Going Viral
Once you have established a routine and a regular readership, you never know what might explode on the internet and garner a lot of attention. For instance, our biggest viral event was caused by, of all things, a flowchart. What started as essentially an inside joke—an example of information design intended to help newcomers to baseball choose a team—was picked up by several national websites, shared extensively on the social networks (including being Tweeted by Katie Couric), and even translated into foreign languages and reposted. Ultimately, it crashed our website.

Obviously, your main focus should be on your core readership, but when that unpredictable viral event occurs, it’s a great way to make a huge number of people aware of your organization and its important mission.

Maintaining a blog is an opportunity for outreach that costs little in terms of finances, but requires great energy and commitment. It should have stated goals, a comfortable tone, regular content, and most importantly, reflect the passion and commitment of the interpreters at your site or organization.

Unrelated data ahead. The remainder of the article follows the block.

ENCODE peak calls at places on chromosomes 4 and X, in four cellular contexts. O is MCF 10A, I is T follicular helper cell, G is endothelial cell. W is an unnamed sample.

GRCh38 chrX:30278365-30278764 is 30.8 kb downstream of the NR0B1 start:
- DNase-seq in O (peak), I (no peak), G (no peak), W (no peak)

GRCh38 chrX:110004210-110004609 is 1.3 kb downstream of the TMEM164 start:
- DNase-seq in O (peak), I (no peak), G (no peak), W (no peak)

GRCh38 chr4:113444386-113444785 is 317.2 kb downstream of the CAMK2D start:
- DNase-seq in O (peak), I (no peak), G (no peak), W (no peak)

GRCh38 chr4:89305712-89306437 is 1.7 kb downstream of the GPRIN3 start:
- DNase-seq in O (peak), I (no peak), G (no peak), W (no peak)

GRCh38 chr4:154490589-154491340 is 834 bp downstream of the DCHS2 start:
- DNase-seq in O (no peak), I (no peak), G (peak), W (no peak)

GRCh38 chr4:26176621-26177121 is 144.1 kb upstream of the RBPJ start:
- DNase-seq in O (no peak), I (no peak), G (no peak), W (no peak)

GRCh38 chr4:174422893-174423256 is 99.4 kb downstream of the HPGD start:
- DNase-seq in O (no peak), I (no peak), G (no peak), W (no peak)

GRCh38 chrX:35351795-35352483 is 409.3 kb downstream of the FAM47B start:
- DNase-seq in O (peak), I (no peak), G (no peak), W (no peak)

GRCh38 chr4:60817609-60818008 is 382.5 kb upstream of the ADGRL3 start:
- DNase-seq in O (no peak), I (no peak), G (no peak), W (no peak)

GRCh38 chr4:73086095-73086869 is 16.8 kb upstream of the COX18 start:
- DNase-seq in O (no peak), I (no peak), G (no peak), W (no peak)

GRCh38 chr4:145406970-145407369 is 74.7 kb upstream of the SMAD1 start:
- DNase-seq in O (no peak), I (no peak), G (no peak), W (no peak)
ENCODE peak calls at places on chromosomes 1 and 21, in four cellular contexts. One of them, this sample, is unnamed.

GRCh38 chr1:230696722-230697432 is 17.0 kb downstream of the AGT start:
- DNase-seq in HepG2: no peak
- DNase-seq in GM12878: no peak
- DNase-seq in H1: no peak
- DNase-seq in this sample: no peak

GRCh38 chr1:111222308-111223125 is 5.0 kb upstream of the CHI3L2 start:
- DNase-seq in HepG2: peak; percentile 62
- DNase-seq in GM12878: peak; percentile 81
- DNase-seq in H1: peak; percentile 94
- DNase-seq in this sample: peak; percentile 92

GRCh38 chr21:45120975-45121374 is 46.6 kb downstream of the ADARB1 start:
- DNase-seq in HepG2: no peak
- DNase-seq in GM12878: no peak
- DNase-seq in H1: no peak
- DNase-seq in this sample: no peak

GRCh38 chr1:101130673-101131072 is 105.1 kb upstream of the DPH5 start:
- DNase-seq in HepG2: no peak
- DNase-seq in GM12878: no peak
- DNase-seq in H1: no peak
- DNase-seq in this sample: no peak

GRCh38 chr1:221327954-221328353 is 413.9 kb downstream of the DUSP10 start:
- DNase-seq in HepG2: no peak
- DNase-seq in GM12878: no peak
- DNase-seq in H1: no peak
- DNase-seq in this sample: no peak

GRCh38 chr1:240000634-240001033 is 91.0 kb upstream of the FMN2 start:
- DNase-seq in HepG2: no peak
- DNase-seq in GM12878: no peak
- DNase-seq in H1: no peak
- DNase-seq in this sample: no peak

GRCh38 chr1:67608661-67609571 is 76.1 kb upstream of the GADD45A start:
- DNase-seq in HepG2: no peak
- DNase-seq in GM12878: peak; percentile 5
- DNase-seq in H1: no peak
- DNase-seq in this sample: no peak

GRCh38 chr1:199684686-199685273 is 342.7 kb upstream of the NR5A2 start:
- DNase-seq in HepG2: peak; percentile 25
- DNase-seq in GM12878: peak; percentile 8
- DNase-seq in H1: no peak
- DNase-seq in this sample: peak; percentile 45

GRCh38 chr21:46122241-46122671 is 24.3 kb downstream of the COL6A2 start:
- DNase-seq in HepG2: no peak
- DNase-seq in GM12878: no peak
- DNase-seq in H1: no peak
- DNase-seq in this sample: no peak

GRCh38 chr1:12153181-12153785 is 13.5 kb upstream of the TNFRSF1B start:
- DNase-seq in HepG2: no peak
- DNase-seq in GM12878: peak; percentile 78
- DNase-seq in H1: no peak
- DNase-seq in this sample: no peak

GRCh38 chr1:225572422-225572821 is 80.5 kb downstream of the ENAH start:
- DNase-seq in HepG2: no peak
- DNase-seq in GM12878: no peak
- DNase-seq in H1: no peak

Real Men Wear Purple

In one of the slowest responses since the inception of the internet and the concept of blogging, this post serves as a response to a comment/question posed by IBD friend Kelly Farrell. She made the comment on December 14, 2009, at 10:04 AM on the post Obnoxious Use of Color.

Yes, I know 2009 was last year. I am trying to think of a valid excuse of why it has taken us (uh, me) so long to get around to responding but I’ve got nothing. In the five months that I bypassed the content of this post, I focused my energy on the important nature, valuable content, and timely information put into other posts for our readers.